The Republican presidential primary in South Carolina captures the news, but too little attention has been paid to the state itself. South Carolina reflects the triumph of Dr. Martin Luther King and the civil rights movement: Its schools are desegregated; its public facilities open to all, its economy benefits from foreign investment; its governor is a female Asian-American.
But South Carolina also reflects the limits of that victory and the continuing reaction against it. South Carolina shows how far we have to go.
Last month, the Justice Department, enforcing the Voting Rights Act, rejected as discriminatory South Carolina’s efforts to suppress the vote by requiring voters to show a driver’s license or other limited official forms of photo ID. Republicans are pushing these laws in states across the country. They claim they are needed to deter voting fraud, but offer no evidence of its existence. In fact, the laws will disproportionately impact African Americans, Latinos and poor people — who are less likely to have a driver’s license. In South Carolina, the DOJ concluded minority voters would be 20 percent more likely to be disenfranchised than white voters. Now, South Carolina plans to appeal the decision, seeking a Supreme Court decision overturning parts of the Voting Rights Act, Dr. King’s proudest triumph.
An anti-union state, South Carolina adds to the “race to the bottom” by offering employers cheap captive prison labor. The largest dairy farm in the state will be in a prison. The state aggressively markets its Prison Industries program to private employers, offering to “lease” prisoners or allow businesses to open branches within prison gates.
According to the state Department of Corrections, in one program, prisoners making desks and other office equipment for public agencies can make “a wage of up to 35 cents an hour.” In another program, the state negotiates with private customers, and prisoners earn from 35 cents to $1.80 an hour. And in the Prison Industry Enterprise Program, inmates produce goods for private employers ranging from apparel to cable wires. They are supposed to be paid the “prevailing wage,” and to not compete with private workers. They are allegedly paid from $5.15 to $10 per hour, but must pay for their “room and board,” and have up to 20 percent of their wages confiscated to repay their victims.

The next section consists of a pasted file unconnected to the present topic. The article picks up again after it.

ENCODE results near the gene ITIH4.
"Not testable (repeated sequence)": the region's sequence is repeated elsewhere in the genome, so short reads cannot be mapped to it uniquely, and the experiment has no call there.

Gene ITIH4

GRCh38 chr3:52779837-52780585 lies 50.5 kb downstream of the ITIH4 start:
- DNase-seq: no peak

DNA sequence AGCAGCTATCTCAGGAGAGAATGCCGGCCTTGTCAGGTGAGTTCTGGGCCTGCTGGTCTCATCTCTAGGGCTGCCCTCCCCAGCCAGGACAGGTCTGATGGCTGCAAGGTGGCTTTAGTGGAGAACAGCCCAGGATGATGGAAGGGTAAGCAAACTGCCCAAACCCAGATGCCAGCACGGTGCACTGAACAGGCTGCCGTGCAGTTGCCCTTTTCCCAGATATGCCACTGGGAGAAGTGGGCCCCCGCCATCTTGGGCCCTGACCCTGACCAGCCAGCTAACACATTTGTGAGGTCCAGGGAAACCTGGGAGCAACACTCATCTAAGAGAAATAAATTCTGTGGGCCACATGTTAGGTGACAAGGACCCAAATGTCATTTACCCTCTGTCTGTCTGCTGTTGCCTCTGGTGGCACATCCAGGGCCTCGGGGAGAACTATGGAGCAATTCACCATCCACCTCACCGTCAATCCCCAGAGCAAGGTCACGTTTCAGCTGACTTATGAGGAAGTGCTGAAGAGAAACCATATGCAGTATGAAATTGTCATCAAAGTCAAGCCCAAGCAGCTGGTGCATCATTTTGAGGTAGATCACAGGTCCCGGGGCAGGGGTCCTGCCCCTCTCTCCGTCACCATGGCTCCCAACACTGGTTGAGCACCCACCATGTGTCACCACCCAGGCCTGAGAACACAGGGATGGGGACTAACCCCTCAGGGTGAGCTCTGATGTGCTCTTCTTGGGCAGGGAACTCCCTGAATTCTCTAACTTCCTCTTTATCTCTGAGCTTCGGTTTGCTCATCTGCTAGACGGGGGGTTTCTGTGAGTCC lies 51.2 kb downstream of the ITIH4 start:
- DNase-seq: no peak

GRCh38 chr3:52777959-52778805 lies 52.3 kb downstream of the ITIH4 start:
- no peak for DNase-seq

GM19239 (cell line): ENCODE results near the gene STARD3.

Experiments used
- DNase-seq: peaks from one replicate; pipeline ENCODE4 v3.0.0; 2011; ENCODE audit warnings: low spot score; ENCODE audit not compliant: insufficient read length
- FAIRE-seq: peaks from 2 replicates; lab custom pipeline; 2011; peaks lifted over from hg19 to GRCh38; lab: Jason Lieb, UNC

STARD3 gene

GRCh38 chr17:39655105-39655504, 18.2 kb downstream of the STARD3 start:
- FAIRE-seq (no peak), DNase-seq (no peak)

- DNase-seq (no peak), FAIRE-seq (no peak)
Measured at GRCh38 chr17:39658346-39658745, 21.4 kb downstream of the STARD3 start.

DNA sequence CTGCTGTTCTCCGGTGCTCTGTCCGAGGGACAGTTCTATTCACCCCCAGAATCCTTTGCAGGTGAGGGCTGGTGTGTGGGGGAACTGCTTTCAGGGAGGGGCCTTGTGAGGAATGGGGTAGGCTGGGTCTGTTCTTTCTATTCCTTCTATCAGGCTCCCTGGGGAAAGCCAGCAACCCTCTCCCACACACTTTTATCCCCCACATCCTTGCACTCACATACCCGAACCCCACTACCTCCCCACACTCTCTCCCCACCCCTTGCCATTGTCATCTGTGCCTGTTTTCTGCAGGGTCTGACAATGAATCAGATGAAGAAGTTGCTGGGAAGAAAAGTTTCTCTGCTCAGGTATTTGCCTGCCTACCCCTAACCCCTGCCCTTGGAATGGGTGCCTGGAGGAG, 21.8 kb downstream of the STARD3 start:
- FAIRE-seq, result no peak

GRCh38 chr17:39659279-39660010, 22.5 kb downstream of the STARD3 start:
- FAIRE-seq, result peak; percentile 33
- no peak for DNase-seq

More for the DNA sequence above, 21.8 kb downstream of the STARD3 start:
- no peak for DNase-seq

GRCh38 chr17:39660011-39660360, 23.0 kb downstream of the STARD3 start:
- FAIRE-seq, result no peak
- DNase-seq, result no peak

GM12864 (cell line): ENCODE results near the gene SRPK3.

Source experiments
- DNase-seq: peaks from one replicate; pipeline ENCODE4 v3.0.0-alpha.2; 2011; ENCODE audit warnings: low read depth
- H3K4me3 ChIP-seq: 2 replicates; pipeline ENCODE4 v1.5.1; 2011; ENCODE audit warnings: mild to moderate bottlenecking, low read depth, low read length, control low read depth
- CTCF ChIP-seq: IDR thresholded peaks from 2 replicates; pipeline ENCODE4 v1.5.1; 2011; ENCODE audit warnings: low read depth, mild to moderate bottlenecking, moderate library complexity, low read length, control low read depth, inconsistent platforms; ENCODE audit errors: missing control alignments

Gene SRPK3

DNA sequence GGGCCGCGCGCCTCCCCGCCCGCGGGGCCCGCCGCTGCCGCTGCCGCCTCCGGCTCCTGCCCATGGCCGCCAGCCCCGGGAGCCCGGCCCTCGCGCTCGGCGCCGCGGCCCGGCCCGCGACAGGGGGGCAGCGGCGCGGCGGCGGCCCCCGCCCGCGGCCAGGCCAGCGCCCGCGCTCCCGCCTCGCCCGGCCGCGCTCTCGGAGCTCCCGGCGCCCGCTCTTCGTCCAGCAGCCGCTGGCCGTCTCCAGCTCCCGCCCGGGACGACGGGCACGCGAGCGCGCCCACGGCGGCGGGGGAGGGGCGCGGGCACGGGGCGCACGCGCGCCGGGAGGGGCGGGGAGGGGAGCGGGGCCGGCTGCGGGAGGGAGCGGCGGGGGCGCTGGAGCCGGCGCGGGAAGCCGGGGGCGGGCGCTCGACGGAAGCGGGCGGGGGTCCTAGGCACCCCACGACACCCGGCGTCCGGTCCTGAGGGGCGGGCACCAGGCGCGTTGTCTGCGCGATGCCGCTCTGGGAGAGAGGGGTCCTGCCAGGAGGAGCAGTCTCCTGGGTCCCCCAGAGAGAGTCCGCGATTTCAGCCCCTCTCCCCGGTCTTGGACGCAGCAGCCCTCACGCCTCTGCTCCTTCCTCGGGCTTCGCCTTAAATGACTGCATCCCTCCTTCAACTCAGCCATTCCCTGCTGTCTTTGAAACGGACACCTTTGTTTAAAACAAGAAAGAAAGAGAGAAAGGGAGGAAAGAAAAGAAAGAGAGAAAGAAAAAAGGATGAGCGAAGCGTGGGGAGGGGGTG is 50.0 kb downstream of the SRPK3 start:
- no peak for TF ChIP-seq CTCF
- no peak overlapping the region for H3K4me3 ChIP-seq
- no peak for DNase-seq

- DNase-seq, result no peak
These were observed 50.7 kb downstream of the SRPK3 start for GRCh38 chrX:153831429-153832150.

The next time you attend a graduation, remember that the gowns worn by the graduates are likely to have been made by South Carolina prison labor. The main gown plant of Jostens, a Fortune 400 company that is the largest manufacturer of graduation gowns in the country, is in Laurens, about 25 miles from the Leath Correctional Facility, a 350-bed prison for women.
According to Josh Levine in a 1999 Perspective magazine article, electronic-cable supplier Escod Industries abandoned plans for a facility in Mexico and moved to South Carolina. The wages of South Carolina prisoners undercut those of Mexican sweatshop workers, and the state offered to subsidize equipment and industrial space.
South Carolina is a leader in this area, but not alone. The U.S. locks up more than 2 million people, more than any nation in the world. One in 48 working-age men is behind bars. A disproportionate number — 40 percent — are African Americans. As Michelle Alexander reported in her book, The New Jim Crow, more black men are in prison or jail, on probation or parole than were in slavery in the 1850s.
The arc of history, Dr. King argued, is long but it bends towards justice. But as South Carolina illustrates, that bending requires constant struggle. We’ve come so far, but we’ve a long way to go.